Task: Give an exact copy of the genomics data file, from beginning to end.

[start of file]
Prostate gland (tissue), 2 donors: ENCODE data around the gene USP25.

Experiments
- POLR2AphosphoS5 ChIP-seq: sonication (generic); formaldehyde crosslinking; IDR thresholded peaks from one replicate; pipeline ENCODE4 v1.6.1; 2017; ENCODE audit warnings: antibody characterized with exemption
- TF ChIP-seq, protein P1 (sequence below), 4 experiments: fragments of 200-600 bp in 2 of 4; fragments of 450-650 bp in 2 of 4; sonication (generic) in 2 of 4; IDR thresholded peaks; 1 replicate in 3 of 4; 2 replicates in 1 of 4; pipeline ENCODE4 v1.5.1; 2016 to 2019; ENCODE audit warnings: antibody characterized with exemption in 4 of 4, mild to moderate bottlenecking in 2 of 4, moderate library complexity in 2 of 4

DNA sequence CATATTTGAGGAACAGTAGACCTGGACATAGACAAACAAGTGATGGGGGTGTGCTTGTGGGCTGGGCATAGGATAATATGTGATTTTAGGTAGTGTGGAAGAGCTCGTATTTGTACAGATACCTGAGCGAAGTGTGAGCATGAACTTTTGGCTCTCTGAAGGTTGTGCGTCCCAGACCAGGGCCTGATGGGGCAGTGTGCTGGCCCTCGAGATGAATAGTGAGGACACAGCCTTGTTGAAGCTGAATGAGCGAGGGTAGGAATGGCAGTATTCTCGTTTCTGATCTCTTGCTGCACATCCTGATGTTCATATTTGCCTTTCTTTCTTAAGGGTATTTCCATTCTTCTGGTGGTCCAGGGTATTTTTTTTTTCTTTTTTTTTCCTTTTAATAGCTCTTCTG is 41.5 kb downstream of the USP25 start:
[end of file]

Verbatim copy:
Prostate gland (tissue), 2 donors: ENCODE data around the gene USP25.

Experiments
- POLR2AphosphoS5 ChIP-seq: sonication (generic); formaldehyde crosslinking; IDR thresholded peaks from one replicate; pipeline ENCODE4 v1.6.1; 2017; ENCODE audit warnings: antibody characterized with exemption
- TF ChIP-seq, protein P1 (sequence below), 4 experiments: fragments of 200-600 bp in 2 of 4; fragments of 450-650 bp in 2 of 4; sonication (generic) in 2 of 4; IDR thresholded peaks; 1 replicate in 3 of 4; 2 replicates in 1 of 4; pipeline ENCODE4 v1.5.1; 2016 to 2019; ENCODE audit warnings: antibody characterized with exemption in 4 of 4, mild to moderate bottlenecking in 2 of 4, moderate library complexity in 2 of 4

DNA sequence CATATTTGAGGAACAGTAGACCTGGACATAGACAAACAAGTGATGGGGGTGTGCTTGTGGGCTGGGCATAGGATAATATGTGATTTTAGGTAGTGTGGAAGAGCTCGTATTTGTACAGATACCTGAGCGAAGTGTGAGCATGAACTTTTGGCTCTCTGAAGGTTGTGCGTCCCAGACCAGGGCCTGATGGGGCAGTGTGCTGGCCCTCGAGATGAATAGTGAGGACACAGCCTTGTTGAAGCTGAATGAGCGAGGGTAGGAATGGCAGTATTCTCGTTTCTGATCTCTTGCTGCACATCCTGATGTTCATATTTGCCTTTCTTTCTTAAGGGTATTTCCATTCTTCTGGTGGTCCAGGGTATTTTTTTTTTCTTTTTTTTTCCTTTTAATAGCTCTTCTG is 41.5 kb downstream of the USP25 start: